Dr. Ken, Season 1, Episode 2: “The Seminar”
Original airdate October 9, 2015.
Symptoms: Someone files a complaint against Ken (his third), so he is required to attend sensitivity training, which prevents him from being home while his parents are over for dinner. This leaves Allison, Molly, and Dave to deal with interminable silence and stone-faced expressions at the table. Without Ken to serve as conversational go-between, the other members of the family finally warm to one another when they unexpectedly find common ground: a mutual acquaintance they can openly mock while he’s not around.
Diagnosis: Mean humor in the premiere had me concerned, but that’s nearly gone in the second episode. There are a few plot elements we’ve seen multiple times before: the everyone-bonding-by-laughing-at-a-common-acquaintance thing and the read-this-letter-I-wrote-to-someone-else-so-you’ll-know-how-I-really-feel-about-you thing have been done better, but the grandparents handing out money in the last scene is pretty creative, and although the all-pantomimed scene tilts over into preposterous, it’s not the kind of thing you see every night in primetime. This scene’s resolution is unobnoxiously funny and it makes up for a maddening reaction by the studio audience to the climactic action immediately before. The loudness of the audience laughter is a huge liability throughout the episode and I beg the production team to bring it down. It’s an uneven episode that gets a little cliche, and office relationships are more told than shown, but a couple of freshly funny moments, a decent in-laws plot, and strong performances in the household bring it up to a C.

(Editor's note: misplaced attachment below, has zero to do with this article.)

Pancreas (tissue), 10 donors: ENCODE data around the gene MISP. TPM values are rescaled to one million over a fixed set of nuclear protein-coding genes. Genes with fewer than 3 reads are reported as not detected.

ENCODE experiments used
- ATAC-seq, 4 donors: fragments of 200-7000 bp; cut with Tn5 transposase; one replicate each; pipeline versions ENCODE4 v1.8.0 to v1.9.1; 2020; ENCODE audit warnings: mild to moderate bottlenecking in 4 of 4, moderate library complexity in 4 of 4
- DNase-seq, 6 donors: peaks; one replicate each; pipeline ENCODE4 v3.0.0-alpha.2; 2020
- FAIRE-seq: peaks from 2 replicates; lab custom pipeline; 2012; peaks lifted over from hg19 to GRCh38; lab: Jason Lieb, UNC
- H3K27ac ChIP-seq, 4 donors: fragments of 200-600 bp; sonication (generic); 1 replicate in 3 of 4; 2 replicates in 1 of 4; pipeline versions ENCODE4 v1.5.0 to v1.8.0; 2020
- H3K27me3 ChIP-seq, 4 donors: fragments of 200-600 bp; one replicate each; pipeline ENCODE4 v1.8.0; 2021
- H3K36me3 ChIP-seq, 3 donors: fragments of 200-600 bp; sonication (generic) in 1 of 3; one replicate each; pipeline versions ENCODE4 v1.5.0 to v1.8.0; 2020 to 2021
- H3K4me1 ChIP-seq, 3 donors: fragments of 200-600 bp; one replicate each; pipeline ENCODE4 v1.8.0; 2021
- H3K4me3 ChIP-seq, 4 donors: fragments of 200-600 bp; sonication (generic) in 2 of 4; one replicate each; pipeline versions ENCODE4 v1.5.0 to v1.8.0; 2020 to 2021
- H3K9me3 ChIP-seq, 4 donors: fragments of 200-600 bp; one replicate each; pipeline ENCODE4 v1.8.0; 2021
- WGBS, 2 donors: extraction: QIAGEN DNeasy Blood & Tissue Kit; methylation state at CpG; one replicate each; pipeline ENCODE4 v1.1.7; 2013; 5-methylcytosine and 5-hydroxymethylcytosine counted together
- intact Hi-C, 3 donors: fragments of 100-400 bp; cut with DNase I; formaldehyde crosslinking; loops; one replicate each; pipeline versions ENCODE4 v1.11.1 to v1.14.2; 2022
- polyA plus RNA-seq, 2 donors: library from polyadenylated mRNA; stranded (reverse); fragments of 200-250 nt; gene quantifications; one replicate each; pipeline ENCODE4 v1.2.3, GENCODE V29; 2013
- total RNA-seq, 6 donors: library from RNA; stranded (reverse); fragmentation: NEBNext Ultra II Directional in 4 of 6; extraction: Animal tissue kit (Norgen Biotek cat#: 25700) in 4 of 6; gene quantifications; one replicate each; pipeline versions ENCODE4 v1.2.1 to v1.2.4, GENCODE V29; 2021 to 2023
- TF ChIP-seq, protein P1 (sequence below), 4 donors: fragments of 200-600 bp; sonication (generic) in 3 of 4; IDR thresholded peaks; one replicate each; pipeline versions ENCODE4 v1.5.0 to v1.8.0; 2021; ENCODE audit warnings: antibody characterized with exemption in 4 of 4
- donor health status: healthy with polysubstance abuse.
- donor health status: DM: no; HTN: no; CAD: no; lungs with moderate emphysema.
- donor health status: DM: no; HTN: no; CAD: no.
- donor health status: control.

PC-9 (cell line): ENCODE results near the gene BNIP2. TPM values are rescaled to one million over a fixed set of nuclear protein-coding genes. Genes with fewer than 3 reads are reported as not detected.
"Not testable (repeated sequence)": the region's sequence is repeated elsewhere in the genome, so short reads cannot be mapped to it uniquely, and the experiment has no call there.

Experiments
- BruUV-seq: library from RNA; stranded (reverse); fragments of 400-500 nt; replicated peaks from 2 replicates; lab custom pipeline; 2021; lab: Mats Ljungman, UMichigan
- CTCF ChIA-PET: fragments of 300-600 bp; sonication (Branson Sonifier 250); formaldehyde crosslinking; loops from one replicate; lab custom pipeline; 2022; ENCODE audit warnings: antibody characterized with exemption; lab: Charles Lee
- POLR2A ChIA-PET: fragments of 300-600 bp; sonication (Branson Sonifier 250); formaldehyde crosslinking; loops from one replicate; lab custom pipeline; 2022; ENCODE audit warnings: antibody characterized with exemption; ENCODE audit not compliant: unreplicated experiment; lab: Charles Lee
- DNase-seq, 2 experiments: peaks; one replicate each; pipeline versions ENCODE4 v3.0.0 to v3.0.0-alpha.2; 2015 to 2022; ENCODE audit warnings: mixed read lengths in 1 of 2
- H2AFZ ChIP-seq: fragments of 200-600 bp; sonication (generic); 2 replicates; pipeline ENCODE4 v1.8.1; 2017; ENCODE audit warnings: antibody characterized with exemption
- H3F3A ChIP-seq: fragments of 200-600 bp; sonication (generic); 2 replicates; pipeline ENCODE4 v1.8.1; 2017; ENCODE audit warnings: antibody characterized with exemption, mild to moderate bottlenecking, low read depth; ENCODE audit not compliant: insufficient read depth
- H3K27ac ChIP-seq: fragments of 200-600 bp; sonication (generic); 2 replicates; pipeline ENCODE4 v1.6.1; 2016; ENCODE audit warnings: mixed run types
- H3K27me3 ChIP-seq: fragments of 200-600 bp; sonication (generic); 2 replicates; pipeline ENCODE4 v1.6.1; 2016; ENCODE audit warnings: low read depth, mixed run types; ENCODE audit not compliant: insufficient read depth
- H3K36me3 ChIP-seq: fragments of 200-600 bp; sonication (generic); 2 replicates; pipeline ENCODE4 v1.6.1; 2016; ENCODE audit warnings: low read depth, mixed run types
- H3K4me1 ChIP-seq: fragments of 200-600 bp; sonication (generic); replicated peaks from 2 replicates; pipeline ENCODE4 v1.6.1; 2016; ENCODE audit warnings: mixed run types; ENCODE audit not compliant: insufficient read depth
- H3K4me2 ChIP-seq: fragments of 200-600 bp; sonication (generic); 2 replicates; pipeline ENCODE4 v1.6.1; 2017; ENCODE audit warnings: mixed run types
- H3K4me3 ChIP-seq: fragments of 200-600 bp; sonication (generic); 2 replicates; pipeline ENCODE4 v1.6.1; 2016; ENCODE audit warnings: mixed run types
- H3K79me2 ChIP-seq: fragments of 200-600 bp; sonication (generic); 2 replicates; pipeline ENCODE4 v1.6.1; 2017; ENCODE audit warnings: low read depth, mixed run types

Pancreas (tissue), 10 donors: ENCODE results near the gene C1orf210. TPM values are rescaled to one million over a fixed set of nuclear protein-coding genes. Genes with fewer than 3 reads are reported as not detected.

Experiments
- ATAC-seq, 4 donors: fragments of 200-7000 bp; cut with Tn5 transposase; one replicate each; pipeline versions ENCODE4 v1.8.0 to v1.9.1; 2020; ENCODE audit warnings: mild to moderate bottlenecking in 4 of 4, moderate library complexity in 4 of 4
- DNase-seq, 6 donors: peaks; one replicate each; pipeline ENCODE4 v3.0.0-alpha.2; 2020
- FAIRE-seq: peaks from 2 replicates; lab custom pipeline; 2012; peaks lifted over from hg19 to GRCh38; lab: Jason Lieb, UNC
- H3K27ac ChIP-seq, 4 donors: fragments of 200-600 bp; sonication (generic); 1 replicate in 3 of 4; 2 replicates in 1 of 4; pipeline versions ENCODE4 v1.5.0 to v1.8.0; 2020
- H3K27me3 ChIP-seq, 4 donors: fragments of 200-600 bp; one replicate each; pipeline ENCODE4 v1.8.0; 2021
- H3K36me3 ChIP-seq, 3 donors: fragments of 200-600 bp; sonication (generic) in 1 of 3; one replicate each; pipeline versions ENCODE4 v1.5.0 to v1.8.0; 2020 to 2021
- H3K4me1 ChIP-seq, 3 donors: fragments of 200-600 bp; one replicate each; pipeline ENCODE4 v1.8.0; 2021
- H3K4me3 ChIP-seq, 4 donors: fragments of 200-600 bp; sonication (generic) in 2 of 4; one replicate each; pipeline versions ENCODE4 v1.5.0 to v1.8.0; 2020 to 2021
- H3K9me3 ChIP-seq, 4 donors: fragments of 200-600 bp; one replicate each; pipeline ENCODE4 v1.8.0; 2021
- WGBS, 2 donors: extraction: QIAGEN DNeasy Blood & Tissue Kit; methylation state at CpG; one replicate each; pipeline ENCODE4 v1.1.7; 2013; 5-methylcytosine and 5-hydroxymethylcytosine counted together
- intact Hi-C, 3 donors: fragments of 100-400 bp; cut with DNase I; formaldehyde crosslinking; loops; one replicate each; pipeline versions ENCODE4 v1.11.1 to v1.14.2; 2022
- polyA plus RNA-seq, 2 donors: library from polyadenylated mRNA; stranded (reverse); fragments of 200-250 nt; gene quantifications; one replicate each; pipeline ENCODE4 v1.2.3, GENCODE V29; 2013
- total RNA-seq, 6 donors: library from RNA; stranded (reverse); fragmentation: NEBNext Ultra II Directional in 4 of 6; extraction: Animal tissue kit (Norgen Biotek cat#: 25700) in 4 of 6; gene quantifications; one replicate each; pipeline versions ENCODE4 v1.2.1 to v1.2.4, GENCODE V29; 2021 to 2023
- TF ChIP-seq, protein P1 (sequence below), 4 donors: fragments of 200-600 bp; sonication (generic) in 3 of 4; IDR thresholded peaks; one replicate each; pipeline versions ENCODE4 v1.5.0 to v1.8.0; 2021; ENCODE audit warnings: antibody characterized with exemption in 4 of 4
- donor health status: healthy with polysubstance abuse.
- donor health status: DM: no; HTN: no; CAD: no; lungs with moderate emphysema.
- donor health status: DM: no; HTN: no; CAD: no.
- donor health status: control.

Prognosis: Rare is the sitcom that comes out of the gate sprinting, so while my expectations remain tempered, my hopes remain high. The trend is upward, and I still love the pieces even though gameplay has been mostly valleys with a few good peaks.
Rx: Be a lighter touch with the studio audience laughter. It’s a crutch that should never have been prescribed. I still don’t know what to make of the entire gang at work (except Pat, played by Dave Foely, whose chracter is right out of the cliche factory–someone please rethink him because he could be an important foil for Ken), but some of the good character development happens when Ken’s not there, so more of that, please. The playful banter between Ken and Allison continues to be a huge strength, so much more of that, too. Meditate on these things every day and see me again next Friday.